I'm a Democrat - I believe that government has a positive role to play in the lives of ordinary people.

      by 1BQ on Wed Nov 07, 2012 at 07:07:46 PM PST

      [ Parent ]

    •  That's a good way of putting it in context (2+ / 0-)
      Recommended by:
      1BQ, malevola

      Yes, if the term were used on some kind of international, trans-temporal scale I might not object to it.

      But it's commonly used like this. The 'center' is defined as the midway point between whatever Democrats and Republicans in Congress are advocating. That 'center' is already far to the right and then we're told that America as a whole is actually to the right of that. It's just intellectually shoddy if not downright dishonest.

      "The smartest man in the room is not always right." -Richard Holbrooke

      by Demi Moaned on Wed Nov 07, 2012 at 07:15:26 PM PST

      [ Parent ]

  •  Thanks for expressing it this way. I agree with (2+ / 0-)
    Recommended by:
    1BQ, Kestrel228

    you.  My neighborhood is a lot like the one you're describing.  I was just thinking today how it actually looks like a Sesame Street set.  Good to see these changes happening, and there's no doubt that Obama's reelection both reflects those changes and encourages the process to continue, at least in places.

  •  I accept that we're a center-right nation. (0+ / 0-)

    So long as the new definition of "center-right" is a country that sends openly gay women to the Senate, votes for legal recreational marijuana, and votes in favor of gay rights. Because if these things are now center-right, if those things are on the right side of the spectrum of what's possible, it means the left side of the spectrum of what's possible must be absolutely amazing.

    Isn't that how the Right forced the window further and further right over the years? Even when voters were backing them up, they would shout to the heavens about how America is going to hell because of leftist perversions.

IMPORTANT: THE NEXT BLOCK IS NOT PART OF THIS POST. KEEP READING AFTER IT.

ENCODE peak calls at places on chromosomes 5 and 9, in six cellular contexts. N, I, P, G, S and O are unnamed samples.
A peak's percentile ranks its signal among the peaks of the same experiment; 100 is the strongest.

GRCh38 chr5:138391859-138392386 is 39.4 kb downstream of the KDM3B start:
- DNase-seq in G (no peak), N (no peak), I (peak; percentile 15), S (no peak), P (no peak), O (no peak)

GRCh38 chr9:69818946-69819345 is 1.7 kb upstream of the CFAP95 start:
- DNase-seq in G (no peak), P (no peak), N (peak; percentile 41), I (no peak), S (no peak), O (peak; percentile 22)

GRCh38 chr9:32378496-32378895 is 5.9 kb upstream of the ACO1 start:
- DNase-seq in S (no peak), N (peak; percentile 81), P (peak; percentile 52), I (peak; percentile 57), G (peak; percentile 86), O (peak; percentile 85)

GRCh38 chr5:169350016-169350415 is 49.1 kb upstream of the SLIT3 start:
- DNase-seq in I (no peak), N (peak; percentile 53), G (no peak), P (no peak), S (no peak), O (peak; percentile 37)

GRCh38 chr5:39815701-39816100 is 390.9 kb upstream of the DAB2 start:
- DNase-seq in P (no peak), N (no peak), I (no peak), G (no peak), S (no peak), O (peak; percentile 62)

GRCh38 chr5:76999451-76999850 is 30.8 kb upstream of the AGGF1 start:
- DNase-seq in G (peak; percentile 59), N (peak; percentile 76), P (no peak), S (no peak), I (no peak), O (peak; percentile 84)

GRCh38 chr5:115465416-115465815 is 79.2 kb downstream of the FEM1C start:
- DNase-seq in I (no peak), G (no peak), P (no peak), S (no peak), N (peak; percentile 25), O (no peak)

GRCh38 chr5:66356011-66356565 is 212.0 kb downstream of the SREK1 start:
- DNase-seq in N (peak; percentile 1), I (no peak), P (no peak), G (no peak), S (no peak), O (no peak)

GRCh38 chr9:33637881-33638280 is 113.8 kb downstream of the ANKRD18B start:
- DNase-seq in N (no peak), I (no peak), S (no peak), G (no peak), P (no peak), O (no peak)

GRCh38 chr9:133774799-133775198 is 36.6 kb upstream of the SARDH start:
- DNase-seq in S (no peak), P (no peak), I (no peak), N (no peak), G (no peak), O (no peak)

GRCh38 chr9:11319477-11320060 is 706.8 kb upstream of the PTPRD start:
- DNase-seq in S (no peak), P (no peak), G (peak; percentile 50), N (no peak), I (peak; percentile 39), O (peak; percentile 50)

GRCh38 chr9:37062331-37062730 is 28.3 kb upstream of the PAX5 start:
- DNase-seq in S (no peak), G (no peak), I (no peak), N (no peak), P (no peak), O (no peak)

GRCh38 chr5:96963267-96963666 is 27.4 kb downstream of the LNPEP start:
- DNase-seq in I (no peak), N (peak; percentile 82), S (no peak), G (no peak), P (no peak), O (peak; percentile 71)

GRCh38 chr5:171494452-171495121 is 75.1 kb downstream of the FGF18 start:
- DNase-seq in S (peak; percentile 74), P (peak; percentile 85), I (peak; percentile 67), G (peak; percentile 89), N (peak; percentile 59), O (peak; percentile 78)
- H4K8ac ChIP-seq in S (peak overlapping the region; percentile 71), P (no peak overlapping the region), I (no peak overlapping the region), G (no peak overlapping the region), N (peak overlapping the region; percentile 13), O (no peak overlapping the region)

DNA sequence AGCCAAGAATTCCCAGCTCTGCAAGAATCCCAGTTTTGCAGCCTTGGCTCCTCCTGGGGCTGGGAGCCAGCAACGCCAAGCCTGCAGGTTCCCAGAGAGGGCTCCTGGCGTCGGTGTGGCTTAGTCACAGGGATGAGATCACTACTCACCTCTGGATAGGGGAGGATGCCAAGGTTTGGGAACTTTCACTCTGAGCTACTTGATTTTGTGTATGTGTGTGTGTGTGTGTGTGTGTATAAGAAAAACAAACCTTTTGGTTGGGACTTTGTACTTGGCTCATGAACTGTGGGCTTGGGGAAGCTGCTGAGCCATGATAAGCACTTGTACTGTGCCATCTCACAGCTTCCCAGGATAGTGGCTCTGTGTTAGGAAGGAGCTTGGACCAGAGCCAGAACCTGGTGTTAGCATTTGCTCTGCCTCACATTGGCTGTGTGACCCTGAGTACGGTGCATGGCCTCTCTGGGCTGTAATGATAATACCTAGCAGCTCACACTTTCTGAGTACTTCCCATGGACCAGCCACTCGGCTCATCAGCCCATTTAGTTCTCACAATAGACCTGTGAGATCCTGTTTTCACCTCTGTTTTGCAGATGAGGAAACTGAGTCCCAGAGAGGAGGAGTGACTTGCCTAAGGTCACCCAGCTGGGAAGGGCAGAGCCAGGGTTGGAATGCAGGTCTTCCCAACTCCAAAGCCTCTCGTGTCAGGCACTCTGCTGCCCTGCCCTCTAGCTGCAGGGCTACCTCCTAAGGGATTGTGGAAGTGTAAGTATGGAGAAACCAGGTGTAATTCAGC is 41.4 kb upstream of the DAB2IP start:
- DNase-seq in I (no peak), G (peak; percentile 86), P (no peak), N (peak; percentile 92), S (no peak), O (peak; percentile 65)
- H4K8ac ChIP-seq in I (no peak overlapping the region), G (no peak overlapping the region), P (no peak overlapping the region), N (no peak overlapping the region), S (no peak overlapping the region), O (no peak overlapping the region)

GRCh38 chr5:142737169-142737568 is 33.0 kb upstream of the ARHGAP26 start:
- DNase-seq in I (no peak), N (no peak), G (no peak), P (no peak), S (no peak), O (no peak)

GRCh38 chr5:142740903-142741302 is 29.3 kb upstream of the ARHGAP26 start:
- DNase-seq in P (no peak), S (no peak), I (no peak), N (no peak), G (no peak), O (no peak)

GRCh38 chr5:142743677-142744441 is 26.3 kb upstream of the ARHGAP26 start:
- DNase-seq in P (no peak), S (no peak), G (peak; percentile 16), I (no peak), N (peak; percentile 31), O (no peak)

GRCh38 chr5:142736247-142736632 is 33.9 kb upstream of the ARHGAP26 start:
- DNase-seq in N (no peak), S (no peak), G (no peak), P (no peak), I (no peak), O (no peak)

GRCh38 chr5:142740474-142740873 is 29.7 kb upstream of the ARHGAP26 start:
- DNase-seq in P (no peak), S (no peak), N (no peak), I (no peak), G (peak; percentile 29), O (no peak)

If the Left made the mistake of adopting a Republican idea (like the healthcare mandate), they would turn around and call it the most leftist thing ever. So inch by inch the window shifted to the right as things that used to be considered "right" are now considered "far left." This is how we wound up with the DLC and Blue Dogs, a bunch of Democrats who thought they had to be Republicans in order to win.

    If we shift the window so "center-right" includes supporting gays and sensible drug policy, then we'd be cooking with gas.

    This is why every time somebody wants to bring up the "center-right" nonsense on a Sunday talk show or in a debate, the automatic response should be the gay Senator and the marijuana and the gay marriage. Only accept the "center-right" terminology if it's on our own terms.

    •  There's a deeper disconnect re: "center-right" (1+ / 0-)
      Recommended by:
      Jim Abbotts Right Hand Man

      The most extreme of the right believe themselves TO BE IN THE CENTER, not on the furthest reaches of the fringe.

      That's how the Window got shifted:  attack the center for being so far to the left, and demand that it 'catch up with the folks'.

      We need to do much the same:  every WORD they utter should be branded loudly and dismissively as the dishonest manipulations they are.  We should refuse to take them or their policies seriously for even a second, dismissing them out-of-hand as deranged inversions of traditional American values, and demanding that they GET SERIOUS.

      Refuse to talk on their terms.  EVER.  Reframe EVERYTHING.  Call them on EVERYTHING.  EVERY.  TIME.

      The new center MUST BE to the LEFT of what we've achieved so far.

      This year, I'm doing something I've never done before - I'm voting a straight Democratic ticket

      by chmood on Thu Nov 08, 2012 at 02:18:17 PM PST

      [ Parent ]